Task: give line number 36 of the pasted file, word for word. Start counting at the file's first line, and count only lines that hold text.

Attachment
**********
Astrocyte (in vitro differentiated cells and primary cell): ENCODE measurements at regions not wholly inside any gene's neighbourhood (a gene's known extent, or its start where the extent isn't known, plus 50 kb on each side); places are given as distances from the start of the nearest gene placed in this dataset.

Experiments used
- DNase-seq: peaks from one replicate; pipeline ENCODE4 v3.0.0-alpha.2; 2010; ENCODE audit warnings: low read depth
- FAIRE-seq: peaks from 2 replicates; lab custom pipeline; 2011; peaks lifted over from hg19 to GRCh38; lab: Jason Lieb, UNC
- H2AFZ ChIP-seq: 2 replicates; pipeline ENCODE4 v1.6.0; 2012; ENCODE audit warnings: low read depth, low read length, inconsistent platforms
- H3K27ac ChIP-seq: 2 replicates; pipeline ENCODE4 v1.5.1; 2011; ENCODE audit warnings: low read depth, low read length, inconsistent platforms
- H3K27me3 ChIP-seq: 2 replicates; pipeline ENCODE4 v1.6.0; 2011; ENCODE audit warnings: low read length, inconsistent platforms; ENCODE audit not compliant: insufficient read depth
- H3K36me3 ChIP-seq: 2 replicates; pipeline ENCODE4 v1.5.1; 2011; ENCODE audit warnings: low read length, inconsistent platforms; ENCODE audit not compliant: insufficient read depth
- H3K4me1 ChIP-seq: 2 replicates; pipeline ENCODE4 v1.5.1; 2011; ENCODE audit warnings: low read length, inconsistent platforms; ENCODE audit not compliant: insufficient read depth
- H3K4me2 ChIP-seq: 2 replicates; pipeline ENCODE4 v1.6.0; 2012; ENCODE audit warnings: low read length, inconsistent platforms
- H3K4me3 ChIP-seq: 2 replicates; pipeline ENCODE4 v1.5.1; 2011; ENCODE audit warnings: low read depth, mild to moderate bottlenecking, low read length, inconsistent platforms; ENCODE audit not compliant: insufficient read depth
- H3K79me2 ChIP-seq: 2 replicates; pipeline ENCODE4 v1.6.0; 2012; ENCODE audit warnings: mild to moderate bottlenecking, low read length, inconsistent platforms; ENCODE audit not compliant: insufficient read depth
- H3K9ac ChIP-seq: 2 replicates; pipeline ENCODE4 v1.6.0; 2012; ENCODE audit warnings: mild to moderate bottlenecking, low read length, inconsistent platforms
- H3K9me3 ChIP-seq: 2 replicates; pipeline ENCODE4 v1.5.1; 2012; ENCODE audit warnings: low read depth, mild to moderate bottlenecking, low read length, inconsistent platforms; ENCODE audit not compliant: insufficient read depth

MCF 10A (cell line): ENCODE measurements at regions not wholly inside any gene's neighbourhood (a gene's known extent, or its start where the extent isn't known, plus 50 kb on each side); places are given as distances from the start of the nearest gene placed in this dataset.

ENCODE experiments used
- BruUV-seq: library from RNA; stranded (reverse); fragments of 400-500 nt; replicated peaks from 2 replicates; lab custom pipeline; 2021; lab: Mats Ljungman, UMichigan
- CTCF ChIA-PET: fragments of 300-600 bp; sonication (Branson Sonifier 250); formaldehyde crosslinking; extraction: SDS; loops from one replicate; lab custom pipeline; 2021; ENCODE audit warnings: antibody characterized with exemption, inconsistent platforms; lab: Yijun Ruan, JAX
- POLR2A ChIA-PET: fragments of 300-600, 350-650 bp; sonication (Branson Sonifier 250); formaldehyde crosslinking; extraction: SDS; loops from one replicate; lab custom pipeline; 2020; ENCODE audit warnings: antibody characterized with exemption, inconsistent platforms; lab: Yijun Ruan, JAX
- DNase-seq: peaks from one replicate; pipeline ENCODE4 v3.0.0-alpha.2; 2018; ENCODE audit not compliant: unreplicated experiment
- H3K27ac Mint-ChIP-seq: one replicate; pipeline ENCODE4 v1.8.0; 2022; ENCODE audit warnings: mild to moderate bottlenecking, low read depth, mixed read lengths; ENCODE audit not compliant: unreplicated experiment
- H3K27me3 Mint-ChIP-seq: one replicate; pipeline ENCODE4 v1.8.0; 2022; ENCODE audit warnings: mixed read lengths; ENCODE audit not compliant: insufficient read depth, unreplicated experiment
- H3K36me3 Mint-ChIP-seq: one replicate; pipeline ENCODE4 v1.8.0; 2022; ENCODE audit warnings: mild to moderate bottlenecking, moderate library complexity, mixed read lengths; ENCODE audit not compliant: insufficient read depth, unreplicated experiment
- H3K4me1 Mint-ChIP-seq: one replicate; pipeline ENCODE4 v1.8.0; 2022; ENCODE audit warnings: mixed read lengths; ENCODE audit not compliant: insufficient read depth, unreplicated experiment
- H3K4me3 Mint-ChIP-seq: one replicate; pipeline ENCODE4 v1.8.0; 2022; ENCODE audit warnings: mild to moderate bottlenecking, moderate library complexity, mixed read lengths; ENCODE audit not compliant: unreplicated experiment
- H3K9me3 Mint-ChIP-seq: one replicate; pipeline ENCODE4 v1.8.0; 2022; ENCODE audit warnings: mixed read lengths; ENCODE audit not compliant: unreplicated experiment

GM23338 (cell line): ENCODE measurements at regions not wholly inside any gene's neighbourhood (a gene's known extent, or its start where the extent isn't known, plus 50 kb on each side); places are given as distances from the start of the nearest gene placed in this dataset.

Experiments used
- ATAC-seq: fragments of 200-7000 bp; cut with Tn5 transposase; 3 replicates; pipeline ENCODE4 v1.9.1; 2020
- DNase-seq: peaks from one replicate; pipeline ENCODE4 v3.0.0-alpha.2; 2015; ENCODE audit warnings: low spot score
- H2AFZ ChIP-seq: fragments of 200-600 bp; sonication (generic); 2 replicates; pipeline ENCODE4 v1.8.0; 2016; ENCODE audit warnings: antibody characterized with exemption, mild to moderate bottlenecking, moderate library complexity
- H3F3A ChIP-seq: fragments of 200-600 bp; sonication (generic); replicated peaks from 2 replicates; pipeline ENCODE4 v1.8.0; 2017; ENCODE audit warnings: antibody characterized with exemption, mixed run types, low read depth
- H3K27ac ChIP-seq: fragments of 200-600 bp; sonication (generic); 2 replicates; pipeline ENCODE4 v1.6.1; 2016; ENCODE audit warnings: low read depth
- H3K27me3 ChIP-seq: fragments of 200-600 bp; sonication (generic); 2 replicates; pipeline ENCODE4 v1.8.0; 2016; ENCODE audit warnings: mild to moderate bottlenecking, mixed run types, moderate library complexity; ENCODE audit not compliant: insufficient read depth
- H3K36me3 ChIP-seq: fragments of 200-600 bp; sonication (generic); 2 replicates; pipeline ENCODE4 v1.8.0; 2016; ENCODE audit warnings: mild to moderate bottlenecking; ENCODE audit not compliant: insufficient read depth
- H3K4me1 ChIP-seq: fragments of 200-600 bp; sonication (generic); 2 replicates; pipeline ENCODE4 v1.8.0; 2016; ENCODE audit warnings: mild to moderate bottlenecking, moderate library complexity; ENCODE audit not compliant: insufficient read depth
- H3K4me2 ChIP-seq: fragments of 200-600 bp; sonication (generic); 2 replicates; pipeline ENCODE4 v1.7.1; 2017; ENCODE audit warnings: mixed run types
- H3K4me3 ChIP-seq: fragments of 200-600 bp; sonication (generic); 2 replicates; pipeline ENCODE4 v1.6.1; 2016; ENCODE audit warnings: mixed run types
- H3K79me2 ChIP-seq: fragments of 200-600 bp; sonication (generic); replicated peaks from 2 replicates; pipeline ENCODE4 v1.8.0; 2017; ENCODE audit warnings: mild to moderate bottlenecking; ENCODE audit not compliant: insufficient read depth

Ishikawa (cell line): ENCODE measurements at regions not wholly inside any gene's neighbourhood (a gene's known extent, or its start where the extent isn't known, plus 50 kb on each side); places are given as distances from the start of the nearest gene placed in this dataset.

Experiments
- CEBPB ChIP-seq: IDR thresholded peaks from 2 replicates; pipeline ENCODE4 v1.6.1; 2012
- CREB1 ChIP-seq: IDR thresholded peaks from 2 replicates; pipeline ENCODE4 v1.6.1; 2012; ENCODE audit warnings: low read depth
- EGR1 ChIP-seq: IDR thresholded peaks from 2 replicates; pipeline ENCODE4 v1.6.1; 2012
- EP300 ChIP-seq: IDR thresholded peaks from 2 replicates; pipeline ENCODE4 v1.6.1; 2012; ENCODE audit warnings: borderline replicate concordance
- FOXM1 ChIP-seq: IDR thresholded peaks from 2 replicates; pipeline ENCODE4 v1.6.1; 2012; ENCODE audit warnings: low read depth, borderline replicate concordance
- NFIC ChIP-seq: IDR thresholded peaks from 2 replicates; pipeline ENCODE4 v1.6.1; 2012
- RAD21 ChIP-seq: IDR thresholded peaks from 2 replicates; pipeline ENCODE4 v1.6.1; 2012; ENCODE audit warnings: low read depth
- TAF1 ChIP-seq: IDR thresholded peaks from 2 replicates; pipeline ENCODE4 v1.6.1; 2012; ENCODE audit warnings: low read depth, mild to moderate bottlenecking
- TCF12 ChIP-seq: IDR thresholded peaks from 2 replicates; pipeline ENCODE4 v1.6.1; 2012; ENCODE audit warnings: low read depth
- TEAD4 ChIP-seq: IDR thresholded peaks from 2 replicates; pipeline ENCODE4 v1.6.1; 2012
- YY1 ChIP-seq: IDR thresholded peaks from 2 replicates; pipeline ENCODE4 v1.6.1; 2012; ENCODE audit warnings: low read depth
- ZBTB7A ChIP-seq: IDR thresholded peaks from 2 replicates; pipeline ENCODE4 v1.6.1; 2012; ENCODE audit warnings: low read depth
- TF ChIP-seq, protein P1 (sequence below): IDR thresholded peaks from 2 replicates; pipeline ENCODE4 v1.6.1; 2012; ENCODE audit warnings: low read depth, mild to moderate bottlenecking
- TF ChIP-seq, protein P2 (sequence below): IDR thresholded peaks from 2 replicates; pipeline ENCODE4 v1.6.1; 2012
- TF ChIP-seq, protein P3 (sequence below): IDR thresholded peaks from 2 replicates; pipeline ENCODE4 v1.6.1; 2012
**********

- H3K4me1 ChIP-seq: fragments of 200-600 bp; sonication (generic); 2 replicates; pipeline ENCODE4 v1.8.0; 2016; ENCODE audit warnings: mild to moderate bottlenecking, moderate library complexity; ENCODE audit not compliant: insufficient read depth